Entering your manuscript into a contest for unpublished writers is a good way to get feedback about what you’re doing right, what you’re doing wrong and how to improve your work. Judging a manuscript contest for unpublished writers performs magic on your writing. And because most contests are about the first 15 or 25 or 50 pages of a manuscript, it shows you how not to start a book.
Short-story writers have long had a Latin phrase to help them start: in media res. Translated, it’s supposed to mean “in the middle of things.” In other words, do not waste your first chapter, your first five pages, or your extremely precious first page on background, backstory, description, introspection, the geology of Hawaii, or whale biology (although it’s technically chapter 13 of Moby Dick, it’s still completely bizarre).
First, take off your writer’s hat and put on your reader’s hat; I know you have one. Go to the bookstore and find your genre. Pick up five random books published in the last ten years that you haven’t read. If you can’t find that, pick five that you haven’t read recently.
Now read the first five pages of each and I’ll bet you have at least the beginning of the inciting incident. Where the trouble starts. The day that’s different from all the days that have come before. The call to adventure. The hook. Whatever you want to call it.
While this is entertaining and informative, a published book isn’t as useful as an unpublished manuscript (or a couple of dozen of them over the course of a year or two) in helping you figure out what works and what doesn’t work. Published books have all the bugs worked out, the kinks removed and the warts frozen off. Contest entries, on the other hand, still have the bugs, kinks and warts.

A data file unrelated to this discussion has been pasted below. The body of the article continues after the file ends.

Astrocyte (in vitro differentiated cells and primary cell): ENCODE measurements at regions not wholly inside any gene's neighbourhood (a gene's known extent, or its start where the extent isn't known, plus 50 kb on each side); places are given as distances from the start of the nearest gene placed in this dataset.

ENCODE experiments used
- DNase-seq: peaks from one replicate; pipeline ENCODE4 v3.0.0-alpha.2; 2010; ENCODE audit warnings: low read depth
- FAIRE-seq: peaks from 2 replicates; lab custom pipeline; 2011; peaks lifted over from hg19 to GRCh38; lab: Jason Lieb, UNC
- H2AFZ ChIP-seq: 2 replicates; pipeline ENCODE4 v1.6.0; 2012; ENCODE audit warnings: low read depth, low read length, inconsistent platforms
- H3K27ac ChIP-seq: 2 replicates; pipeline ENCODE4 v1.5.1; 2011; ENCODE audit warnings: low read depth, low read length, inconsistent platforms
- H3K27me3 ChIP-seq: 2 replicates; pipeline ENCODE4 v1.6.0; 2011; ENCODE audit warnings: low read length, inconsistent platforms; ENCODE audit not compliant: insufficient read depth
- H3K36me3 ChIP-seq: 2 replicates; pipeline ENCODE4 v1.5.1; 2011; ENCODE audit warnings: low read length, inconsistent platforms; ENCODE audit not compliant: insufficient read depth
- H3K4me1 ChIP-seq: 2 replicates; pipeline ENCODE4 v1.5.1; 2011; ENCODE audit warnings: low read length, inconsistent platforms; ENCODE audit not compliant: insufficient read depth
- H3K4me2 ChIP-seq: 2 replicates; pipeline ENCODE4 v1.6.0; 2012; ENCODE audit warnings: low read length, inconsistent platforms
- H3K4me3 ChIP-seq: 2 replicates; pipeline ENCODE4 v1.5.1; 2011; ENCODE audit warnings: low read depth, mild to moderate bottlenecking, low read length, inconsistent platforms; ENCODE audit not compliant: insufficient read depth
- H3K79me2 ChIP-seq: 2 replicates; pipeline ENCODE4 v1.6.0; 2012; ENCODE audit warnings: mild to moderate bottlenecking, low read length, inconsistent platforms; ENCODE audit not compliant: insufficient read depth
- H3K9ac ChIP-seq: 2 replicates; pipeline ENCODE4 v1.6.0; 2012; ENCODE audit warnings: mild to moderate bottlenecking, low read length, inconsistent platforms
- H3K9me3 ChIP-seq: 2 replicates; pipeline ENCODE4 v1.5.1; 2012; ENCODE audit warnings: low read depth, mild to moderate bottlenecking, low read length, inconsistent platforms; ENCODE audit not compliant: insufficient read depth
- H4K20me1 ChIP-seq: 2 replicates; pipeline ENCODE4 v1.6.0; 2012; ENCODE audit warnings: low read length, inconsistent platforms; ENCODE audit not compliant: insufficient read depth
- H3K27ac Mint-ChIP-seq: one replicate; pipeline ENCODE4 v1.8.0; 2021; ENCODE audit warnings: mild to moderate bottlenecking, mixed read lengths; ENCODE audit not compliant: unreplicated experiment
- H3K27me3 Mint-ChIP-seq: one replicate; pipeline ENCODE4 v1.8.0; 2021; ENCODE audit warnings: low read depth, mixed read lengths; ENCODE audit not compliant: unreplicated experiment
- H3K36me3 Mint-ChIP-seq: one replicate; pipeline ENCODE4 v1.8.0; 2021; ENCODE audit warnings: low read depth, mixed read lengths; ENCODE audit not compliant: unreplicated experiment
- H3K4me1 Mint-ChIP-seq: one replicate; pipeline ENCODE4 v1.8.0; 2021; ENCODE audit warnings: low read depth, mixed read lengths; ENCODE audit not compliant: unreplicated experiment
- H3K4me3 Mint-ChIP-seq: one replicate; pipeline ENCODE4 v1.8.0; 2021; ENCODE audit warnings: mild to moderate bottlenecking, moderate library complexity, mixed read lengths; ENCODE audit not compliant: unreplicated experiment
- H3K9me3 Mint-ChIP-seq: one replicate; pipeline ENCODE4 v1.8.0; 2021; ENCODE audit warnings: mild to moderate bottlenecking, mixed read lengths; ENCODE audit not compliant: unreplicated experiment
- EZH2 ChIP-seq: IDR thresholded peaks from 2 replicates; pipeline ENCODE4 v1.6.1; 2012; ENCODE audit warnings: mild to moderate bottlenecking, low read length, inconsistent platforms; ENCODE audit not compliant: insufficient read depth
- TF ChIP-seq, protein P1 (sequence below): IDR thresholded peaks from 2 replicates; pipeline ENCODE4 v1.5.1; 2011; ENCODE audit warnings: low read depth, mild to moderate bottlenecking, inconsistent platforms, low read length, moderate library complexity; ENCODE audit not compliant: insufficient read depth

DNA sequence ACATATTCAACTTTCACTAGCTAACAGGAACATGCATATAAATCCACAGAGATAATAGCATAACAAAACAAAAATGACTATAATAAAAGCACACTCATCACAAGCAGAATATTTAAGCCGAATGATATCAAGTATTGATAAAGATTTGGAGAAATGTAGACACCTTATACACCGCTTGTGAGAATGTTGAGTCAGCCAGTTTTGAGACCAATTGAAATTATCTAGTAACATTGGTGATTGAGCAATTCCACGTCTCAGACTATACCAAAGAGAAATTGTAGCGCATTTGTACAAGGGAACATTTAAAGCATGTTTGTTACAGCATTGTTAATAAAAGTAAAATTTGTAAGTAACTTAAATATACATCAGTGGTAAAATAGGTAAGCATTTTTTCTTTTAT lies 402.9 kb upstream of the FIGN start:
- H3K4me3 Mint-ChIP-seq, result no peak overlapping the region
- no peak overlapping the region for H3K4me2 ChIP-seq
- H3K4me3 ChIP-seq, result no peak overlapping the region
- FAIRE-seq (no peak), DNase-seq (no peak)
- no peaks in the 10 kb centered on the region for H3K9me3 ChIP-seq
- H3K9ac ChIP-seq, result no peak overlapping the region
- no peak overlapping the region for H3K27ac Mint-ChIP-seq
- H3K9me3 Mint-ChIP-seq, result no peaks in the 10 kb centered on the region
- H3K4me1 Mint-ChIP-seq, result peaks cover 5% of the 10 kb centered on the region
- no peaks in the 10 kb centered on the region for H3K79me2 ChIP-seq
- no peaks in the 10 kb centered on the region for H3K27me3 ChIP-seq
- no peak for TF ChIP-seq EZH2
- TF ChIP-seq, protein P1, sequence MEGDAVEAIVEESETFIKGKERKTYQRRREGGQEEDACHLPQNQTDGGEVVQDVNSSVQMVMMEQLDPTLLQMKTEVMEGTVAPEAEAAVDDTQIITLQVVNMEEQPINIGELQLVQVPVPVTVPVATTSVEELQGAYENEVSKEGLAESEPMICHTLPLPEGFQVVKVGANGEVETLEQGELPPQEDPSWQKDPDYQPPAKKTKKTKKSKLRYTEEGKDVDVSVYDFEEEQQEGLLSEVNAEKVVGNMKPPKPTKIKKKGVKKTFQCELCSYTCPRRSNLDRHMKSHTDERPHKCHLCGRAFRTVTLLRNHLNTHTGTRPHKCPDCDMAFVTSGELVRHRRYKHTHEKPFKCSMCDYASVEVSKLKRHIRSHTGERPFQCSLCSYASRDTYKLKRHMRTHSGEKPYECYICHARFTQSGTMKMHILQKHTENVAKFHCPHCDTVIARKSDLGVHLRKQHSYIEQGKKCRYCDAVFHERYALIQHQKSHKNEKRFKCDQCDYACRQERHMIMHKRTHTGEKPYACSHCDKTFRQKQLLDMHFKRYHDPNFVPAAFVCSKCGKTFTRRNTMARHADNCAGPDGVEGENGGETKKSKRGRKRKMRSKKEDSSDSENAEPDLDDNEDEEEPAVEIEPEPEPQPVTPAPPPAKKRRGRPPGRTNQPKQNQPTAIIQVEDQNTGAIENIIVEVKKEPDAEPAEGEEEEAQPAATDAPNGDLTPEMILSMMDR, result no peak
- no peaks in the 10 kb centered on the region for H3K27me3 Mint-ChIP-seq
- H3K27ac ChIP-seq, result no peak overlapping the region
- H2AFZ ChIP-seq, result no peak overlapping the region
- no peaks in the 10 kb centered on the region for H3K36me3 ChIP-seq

I once read 25 pages of a mystery novel where the amateur sleuth is a life insurance agent. Seemed quite plausible, as life insurance agents get to know their clients a bit and would probably notice something odd about a death. In the first two pages, the main character receives a phone message (not the phone call, mind you) that a client has died and proceeds to drive to the client’s home. For the next twenty-plus pages he describes what I presume is every character in the novel, and, in an entire first chapter, doesn’t get to the client’s house.
To give the writer his/her props, the first-person narrative was snappy with a strong voice (remember, voice is like pornography; almost impossible to legally define, but you know it when you find it), which is the only thing that made the entire opening chapter of non-action readable.
Do develop a strong, readable, entertaining voice. Don’t open with 25 pages of backstory. Please.